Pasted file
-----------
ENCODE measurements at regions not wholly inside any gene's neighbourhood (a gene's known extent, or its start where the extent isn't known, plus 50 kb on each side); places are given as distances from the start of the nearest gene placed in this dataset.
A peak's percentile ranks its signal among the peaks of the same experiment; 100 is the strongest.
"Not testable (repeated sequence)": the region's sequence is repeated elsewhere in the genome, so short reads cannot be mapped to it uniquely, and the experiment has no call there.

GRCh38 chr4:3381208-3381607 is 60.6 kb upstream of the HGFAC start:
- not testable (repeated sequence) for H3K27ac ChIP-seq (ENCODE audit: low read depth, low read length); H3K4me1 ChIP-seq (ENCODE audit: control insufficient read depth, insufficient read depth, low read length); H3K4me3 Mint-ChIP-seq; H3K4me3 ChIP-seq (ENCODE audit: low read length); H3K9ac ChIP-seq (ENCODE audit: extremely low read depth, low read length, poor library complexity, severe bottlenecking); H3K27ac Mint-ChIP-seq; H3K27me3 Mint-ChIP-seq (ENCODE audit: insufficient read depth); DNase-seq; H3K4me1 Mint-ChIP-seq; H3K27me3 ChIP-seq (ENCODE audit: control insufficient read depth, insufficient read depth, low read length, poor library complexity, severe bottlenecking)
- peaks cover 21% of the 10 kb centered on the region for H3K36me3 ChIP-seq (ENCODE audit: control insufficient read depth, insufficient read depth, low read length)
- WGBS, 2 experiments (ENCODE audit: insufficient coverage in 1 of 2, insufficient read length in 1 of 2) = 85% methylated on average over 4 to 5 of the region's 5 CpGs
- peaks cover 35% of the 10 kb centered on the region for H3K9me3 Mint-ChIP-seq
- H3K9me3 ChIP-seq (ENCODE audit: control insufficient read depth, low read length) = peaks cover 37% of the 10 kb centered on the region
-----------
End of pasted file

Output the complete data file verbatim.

ENCODE measurements at regions not wholly inside any gene's neighbourhood (a gene's known extent, or its start where the extent isn't known, plus 50 kb on each side); places are given as distances from the start of the nearest gene placed in this dataset.
A peak's percentile ranks its signal among the peaks of the same experiment; 100 is the strongest.
"Not testable (repeated sequence)": the region's sequence is repeated elsewhere in the genome, so short reads cannot be mapped to it uniquely, and the experiment has no call there.

GRCh38 chr4:3381208-3381607 is 60.6 kb upstream of the HGFAC start:
- not testable (repeated sequence) for H3K27ac ChIP-seq (ENCODE audit: low read depth, low read length); H3K4me1 ChIP-seq (ENCODE audit: control insufficient read depth, insufficient read depth, low read length); H3K4me3 Mint-ChIP-seq; H3K4me3 ChIP-seq (ENCODE audit: low read length); H3K9ac ChIP-seq (ENCODE audit: extremely low read depth, low read length, poor library complexity, severe bottlenecking); H3K27ac Mint-ChIP-seq; H3K27me3 Mint-ChIP-seq (ENCODE audit: insufficient read depth); DNase-seq; H3K4me1 Mint-ChIP-seq; H3K27me3 ChIP-seq (ENCODE audit: control insufficient read depth, insufficient read depth, low read length, poor library complexity, severe bottlenecking)
- peaks cover 21% of the 10 kb centered on the region for H3K36me3 ChIP-seq (ENCODE audit: control insufficient read depth, insufficient read depth, low read length)
- WGBS, 2 experiments (ENCODE audit: insufficient coverage in 1 of 2, insufficient read length in 1 of 2) = 85% methylated on average over 4 to 5 of the region's 5 CpGs
- peaks cover 35% of the 10 kb centered on the region for H3K9me3 Mint-ChIP-seq
- H3K9me3 ChIP-seq (ENCODE audit: control insufficient read depth, low read length) = peaks cover 37% of the 10 kb centered on the region